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An Enquiry Concerning Political Justice

By William Godwin



The objection stated.-- Source of this objection. -- Refuted from mutability -- From mortality -- From sympathy -- From the nature of truth. -- The probability of perseverance considered.
{71} There is another proposition relative to the subject, which is less to be considered as an assertion distinct in itself, than as a particular branch of that which has just been discussed; I mean the proposition which affirms, 'that nations like individuals are subject to the phenomena of youth and old age, and that, when people by luxury and depravation of manners have sunk into decrepitude, it is not in the power of legislation to restore them to vigour and innocence.'

This idea has partly been founded upon the romantic notions of pastoral life and the golden age. Innocence is not virtue. Virtue demands the active employment of an ardent mind in the promotion of the general good. No man can be eminently virtuous, who is not accustomed to an extensive range of reflection. He must see all the benefits to arise from a disinterested {72} proceeding, and must understand the proper method of producing those benefits. Ignorance, the slothful habits and limited views of uncultivated life have not in them more of true virtue, though they may be more harmless, than luxury, vanity and extravagance. Individuals of exquisite feeling, whose disgust has been excited by the hardened selfishness or the unblushing corruption which have prevailed in their own times, have recurred in imagination to the forests of Norway or the bleak and uncomfortable Highlands of Scotland in search of a purer race of mankind. This imagination has been the offspring of disappointment, not the dictate of reason and philosophy.

It may be true, that ignorance is nearer than prejudice to the reception of wisdom, and that the absence of virtue is a condition more hopeful than the presence of its opposite. In this case it would have been juster to compare a nation sunk in luxury, to an individual with confirmed habits of wrong, than to an individual whom a debilitated constitution was bringing fast to the grave. But neither would that comparison have been fair and equitable.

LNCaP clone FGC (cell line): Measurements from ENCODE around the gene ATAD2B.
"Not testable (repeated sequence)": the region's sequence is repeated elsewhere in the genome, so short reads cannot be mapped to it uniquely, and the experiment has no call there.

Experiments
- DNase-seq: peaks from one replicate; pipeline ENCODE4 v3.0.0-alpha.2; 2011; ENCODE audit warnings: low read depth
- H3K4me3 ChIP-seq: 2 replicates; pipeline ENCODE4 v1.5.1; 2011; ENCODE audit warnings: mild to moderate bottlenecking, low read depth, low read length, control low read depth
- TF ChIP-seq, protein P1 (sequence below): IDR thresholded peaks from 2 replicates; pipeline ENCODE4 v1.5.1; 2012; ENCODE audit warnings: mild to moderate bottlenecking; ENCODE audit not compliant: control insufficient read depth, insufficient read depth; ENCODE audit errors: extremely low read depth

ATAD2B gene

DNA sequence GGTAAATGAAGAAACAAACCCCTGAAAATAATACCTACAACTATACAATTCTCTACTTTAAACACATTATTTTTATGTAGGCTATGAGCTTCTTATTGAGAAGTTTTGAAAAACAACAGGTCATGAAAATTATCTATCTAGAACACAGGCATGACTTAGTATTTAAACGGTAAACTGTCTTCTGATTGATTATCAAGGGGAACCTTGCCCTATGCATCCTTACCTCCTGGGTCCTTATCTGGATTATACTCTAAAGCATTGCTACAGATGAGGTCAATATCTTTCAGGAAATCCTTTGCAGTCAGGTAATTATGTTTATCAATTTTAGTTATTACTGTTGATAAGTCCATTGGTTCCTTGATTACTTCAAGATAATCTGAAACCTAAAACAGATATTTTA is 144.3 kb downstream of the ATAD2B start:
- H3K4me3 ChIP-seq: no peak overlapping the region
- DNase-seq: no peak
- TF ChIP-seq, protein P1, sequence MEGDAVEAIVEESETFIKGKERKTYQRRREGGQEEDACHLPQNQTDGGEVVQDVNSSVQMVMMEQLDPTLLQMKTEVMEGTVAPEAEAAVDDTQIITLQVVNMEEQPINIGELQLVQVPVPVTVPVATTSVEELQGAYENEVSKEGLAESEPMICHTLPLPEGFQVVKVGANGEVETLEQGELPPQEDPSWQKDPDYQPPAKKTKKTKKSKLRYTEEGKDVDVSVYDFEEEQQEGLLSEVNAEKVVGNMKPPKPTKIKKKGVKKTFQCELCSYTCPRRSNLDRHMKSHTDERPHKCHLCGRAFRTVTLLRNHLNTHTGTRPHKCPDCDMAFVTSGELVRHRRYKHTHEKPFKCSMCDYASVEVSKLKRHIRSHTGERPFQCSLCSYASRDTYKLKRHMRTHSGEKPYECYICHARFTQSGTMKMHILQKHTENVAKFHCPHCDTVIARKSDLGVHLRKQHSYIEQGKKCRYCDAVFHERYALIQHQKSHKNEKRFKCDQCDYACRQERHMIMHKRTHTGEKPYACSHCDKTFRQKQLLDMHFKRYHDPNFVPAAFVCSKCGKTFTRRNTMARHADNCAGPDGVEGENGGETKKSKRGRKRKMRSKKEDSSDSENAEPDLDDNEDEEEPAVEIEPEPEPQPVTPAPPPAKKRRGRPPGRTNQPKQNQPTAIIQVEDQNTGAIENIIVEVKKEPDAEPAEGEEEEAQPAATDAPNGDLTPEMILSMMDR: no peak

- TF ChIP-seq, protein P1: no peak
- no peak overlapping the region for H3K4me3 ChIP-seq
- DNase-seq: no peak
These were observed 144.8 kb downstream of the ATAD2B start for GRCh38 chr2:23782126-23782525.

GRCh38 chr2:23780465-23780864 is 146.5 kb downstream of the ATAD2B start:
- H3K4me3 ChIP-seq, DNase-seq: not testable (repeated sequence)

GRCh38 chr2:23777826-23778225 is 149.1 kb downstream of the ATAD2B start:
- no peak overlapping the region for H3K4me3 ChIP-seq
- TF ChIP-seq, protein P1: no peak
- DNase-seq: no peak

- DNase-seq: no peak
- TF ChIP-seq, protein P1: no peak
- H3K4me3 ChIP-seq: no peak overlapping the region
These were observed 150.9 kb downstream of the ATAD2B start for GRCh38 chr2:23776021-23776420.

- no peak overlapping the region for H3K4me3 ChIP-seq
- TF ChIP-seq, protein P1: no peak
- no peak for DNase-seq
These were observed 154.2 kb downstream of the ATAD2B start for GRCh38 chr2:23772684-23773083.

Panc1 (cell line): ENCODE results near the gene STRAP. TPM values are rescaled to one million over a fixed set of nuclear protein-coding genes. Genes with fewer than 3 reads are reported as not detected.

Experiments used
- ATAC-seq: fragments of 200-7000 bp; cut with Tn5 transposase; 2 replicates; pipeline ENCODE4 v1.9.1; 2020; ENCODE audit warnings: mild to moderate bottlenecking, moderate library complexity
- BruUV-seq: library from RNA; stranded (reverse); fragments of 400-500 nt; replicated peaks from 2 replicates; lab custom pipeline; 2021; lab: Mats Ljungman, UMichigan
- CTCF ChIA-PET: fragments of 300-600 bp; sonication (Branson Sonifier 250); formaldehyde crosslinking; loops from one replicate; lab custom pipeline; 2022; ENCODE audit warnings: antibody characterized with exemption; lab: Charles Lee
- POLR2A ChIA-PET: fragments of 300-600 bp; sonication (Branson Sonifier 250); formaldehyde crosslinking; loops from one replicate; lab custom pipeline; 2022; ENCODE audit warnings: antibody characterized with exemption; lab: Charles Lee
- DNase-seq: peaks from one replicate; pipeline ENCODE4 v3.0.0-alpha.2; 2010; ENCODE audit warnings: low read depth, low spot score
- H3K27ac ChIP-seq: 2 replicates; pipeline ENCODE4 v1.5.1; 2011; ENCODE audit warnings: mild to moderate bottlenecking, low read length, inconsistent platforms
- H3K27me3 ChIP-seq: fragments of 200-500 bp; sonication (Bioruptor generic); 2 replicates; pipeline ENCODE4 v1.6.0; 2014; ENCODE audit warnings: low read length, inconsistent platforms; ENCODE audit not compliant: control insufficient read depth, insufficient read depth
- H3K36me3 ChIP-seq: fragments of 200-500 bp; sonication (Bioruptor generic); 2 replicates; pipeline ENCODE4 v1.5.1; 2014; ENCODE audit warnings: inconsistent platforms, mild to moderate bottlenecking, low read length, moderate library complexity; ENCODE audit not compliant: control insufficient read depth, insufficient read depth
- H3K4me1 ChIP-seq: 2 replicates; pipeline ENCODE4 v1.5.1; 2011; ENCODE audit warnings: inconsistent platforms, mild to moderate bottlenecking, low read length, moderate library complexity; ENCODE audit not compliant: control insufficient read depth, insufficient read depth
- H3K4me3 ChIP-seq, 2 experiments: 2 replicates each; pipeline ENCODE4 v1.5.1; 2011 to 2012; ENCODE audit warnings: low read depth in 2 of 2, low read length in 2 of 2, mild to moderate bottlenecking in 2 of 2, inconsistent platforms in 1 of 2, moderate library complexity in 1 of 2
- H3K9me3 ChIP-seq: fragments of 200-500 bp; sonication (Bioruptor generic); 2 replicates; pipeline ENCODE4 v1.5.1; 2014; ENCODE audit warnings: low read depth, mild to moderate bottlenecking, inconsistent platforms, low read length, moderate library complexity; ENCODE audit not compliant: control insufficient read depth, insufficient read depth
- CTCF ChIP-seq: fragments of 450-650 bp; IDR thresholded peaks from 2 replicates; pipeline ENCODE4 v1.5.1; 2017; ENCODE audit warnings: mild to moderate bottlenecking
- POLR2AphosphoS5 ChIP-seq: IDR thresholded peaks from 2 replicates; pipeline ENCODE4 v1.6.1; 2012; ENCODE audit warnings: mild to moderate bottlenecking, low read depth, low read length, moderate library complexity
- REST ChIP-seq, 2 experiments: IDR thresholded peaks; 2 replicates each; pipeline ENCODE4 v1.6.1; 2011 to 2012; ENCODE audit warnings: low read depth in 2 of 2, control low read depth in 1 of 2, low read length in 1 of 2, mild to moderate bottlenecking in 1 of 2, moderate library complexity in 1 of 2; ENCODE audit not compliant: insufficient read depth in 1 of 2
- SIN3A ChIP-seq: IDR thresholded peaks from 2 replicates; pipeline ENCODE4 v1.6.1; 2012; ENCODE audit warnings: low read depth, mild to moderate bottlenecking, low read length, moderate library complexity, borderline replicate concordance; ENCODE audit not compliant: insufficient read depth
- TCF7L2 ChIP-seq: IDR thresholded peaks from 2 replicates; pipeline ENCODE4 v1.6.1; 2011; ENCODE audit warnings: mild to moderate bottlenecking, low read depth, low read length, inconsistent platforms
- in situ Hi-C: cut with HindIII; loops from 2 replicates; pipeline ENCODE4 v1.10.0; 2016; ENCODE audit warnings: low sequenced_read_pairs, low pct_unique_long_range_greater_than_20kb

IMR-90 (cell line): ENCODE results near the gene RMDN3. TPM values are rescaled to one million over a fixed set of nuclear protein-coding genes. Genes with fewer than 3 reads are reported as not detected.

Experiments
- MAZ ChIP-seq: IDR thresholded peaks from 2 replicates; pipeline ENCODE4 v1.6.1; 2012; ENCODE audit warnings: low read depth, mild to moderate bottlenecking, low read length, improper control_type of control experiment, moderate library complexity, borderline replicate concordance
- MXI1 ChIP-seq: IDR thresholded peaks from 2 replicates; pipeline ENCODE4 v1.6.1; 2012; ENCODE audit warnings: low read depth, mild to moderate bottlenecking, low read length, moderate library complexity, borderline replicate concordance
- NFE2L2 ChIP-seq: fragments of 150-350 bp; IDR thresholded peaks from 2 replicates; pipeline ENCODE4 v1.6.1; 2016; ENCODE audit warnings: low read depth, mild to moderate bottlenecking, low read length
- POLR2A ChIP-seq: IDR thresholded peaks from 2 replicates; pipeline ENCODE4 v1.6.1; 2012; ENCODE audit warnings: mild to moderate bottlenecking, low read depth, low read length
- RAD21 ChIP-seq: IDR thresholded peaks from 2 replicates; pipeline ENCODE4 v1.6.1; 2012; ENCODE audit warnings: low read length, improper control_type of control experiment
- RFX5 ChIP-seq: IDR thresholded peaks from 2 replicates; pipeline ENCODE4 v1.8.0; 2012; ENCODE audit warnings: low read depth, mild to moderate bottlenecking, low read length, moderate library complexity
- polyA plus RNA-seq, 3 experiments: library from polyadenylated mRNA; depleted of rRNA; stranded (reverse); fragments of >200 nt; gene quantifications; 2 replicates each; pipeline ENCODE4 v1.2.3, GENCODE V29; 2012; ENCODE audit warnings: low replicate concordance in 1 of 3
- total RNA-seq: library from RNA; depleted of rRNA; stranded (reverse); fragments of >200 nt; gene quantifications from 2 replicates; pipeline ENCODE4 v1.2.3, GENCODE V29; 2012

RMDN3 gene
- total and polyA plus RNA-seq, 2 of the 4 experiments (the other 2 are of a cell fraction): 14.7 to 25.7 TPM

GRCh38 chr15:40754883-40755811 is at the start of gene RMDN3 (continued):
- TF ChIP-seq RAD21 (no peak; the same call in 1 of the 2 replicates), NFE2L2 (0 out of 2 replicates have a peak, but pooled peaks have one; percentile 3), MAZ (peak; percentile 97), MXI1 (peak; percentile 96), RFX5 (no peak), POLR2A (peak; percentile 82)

The condition of nations is more fluctuating, and will be found less obstinate in its resistance to a consistent endeavour for their improvement, than that of individuals. In nations some of their members will be less confirmed in error than others. A certain number will be only in a very small degree indisposed {73} to listen to the voice of truth. This number will perpetually increase. Every new convert will be the means of converting others. In proportion as the body of disciples is augmented, the modes of attack upon the prejudices of others will be varied, and suited to the variety of men's tempers and prepossessions.

Add to this that generations of men are perpetually going off the stage, while other generations succeed. The next generation will not have so many prejudices to subdue. Suppose a despotic nation by some revolution in its affairs to become possessed of a free constitution. The children of the present race will be bred in more firm and independent habits of thinking; the suppleness, the timidity and the vicious dexterity of their fathers will give place to an erect mien, and a dear and decisive judgment. The partial and imperfect change of character which was introduced at first, will in the succeeding age become more unalloyed and complete.